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I adore ABBA, I adore musicals and I adore Meryl Streep. But for some reason I just couldn’t adore Mamma Mia (most likely because it’s awful). By the same token, I love cooking, I love reality shows and I especially love Sue Perkins, but I could never really get into the first two series of The Great British Bake Off. Then, last year me, my partner and two of our good friends sat down to watch the first episode of the third series, and something changed. Maybe it was the glossier production values, maybe it was the increased popularity of the show, or maybe it was just being able to see Paul Hollywood’s soul-piercingly blue eyes in glorious HD, but within the first 15 minutes I was hooked.
From the very first episode I developed a bit of a soft spot for contestant John Whaite. He was a fellow North West boy like me, he was gay and he had nice hair – a triple threat. As the series continued, he became the one I found myself rooting for – sure there were challenges where other bakers were better, but John became my favourite. When he got through to the final, along with fellow baking boys James Morton and Brendan Lynch, I was ecstatic for him, even though I suspected the seasoned Brendan might just pip him to the post. But he didn’t – John won, got a bear-hug off Paul Hollywood (the lucky bastard) and promptly got himself a two-book deal with Headline Publishing.
His first book, John Whaite Bakes, was published last Thursday, and it almost definitely won’t be his last. The recipes themselves are fantastic, and I’ll come to those later, but it’s the way they’re written and presented that really marks this book out as a stellar debut. I read a hell of a lot of cookbooks – my mum is a chef and has dozens and dozens – and I own a complete set of the books of Our Lady of Perpetual Indulgence, Nigella Lawson. A great cookbook isn’t great simply because it has great recipes in it but because of the writer’s ability to convey their passion and enthusiasm for those recipes. When Nigella waxes lyrical about a cheesecake, and then includes “Apply to face” as the final instruction in the recipe, I immediately want to do just that.
It’s a hard trick to pull off, being passionate, sincere and funny about food all at the same time, but John Whaite Bakes manages it admirably. His writing style is friendly, conversational, at times almost confessional – you get the recipes but you also get to know more about their inspirations, their development, and the way they will make you feel when you make them and, more important, when you eat them. Several times in the book, John talks with a candid honesty about his experiences with depression, and how he turned to baking “to find salvation and solace”, and even includes a section of recipes specifically to make dark days a little bit better. It’s a refreshing honesty I’d be surprised to find even in the autobiography of an accomplished chef, so to find it in the first cookery book of a 23 year old reality TV show winner was a pleasant surprise.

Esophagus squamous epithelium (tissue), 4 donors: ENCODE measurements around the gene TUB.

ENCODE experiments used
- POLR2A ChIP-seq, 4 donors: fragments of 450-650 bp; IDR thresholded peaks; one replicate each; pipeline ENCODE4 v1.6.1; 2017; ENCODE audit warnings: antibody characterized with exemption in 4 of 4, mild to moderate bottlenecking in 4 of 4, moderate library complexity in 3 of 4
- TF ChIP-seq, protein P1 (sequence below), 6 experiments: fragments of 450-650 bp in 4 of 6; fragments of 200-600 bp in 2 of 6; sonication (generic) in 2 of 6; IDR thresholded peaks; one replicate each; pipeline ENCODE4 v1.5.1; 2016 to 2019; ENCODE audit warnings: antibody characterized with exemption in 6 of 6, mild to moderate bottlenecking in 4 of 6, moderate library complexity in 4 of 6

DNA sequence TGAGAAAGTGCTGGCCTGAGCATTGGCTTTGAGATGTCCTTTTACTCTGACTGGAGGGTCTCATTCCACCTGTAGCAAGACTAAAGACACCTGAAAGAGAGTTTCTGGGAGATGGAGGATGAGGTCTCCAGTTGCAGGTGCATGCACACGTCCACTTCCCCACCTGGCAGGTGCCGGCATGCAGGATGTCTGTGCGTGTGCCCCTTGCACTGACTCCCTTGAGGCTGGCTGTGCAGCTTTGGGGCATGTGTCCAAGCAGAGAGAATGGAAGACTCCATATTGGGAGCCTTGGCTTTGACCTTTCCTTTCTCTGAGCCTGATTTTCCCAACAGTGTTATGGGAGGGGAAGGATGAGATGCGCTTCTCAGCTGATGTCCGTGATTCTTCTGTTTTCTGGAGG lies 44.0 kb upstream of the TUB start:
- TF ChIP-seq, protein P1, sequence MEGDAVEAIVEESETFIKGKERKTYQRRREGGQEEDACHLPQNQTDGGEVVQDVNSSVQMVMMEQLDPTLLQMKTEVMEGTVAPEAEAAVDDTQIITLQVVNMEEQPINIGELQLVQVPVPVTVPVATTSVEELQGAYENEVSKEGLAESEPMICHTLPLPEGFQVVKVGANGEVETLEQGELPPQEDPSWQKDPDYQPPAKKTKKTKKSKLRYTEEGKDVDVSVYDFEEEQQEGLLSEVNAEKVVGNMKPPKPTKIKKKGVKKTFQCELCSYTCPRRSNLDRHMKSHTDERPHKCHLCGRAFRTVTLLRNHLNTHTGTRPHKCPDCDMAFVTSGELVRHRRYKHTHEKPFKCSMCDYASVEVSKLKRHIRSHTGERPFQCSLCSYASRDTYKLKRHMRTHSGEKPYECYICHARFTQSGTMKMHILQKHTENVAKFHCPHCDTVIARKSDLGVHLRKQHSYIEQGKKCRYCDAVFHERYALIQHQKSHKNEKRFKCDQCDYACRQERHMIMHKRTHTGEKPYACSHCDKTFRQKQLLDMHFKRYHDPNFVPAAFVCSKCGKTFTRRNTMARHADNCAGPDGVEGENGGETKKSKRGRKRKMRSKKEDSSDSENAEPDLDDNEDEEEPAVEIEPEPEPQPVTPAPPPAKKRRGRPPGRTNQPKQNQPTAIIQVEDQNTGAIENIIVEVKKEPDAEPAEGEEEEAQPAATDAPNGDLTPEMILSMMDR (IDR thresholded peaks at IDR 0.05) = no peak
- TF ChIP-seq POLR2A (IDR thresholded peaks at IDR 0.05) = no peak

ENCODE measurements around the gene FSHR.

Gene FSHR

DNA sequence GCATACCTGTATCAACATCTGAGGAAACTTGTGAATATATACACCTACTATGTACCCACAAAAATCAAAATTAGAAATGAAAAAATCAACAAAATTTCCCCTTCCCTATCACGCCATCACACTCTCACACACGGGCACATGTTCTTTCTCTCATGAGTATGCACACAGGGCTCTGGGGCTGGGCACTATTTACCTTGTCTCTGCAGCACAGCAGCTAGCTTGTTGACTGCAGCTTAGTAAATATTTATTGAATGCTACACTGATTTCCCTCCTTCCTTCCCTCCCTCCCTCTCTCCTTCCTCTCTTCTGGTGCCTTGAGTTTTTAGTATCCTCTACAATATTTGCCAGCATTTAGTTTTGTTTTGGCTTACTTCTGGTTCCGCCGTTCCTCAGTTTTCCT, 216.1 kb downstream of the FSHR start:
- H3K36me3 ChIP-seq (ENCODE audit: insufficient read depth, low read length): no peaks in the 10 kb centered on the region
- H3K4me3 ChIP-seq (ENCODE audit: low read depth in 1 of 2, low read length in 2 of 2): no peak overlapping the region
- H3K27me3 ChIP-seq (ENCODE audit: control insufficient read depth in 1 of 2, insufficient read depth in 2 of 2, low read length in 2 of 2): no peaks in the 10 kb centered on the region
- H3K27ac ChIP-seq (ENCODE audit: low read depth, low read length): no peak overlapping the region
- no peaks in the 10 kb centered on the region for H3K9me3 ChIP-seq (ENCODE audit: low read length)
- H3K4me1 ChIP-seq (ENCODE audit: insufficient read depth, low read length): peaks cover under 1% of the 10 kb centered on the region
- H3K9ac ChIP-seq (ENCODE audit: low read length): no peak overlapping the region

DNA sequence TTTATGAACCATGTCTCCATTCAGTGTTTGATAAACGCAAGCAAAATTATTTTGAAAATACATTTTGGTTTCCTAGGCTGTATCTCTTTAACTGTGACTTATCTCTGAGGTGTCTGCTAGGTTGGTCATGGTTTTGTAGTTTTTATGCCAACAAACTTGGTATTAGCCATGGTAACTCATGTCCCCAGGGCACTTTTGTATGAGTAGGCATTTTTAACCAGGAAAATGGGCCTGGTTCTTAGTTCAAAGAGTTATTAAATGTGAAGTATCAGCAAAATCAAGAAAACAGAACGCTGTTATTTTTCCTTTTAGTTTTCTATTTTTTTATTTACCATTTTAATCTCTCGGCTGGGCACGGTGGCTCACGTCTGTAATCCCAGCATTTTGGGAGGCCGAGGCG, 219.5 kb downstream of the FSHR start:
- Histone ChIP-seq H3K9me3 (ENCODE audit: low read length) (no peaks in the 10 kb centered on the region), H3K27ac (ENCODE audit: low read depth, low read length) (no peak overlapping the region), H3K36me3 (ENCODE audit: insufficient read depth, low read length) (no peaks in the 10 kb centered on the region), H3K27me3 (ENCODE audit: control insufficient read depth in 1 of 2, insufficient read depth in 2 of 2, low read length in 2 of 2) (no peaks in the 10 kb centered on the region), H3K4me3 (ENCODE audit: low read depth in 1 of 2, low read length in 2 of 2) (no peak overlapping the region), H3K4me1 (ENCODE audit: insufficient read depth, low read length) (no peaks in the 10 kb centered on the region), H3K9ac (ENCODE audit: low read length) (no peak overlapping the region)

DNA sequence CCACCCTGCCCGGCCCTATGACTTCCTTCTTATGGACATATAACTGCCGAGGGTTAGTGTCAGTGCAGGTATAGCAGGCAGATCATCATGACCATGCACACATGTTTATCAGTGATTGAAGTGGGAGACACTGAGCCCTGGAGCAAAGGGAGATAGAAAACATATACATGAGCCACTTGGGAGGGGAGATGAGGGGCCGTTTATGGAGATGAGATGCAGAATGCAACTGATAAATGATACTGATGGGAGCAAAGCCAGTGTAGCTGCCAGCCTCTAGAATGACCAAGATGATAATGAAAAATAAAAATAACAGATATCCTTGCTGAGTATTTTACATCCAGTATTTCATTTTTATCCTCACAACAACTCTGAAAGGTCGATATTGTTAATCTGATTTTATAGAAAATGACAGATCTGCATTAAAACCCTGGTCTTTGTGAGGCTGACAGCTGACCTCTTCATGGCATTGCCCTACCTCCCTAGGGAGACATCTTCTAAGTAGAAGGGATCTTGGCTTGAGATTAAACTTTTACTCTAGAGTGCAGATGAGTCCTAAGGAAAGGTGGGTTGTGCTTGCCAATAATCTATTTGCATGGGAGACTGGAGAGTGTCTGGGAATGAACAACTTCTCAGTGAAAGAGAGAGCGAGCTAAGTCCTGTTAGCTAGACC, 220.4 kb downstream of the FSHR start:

The book has a fantastic mix of savoury and sweet recipes, including some great simple dishes for beginners, and more complicated bakes for the more experienced. On my first leaf through I picked out the Pesto, Balsamic and Garlic Bread and the White Chocolate and Raspberry Melting Cake out as things I immediately wanted to make and put in my face, but other than a few particularly pistachio-heavy recipes, I sort of want to make everything in this book. There are some wild and wonderful flavour combinations and ingredients in some of them that really intrigue me – like the lemonade John uses in his Cheese and Chive Cornbread Buns (helps the bicarbonate of soda along, evidently), or the Worcestershire sauce in the Chocolate and Cassis Cake. Breads, doughnuts, cakes, madeleines, macaroons, pies and puddings, it’s a brilliantly varied range of recipes.
There’s food for parties (accompanied by a wonderful cocktails section), food for rainy days, romantic days, lazy days, stressful days – and I’m determined to make as much of it as I can over the coming months. Watch out Nigella, somebody’s gunning for your crown.
I was also lucky enough to be able to interview John last week about his experiences on The Great British Bake Off, the new book, and what the future holds for him. Keep your eyes peeled later this week to give it a read and find out what Mary Berry is really like when the cameras stop rolling…
John Whaite Bakes is out now, in print and as an e-book, published by Headline Publishing Group.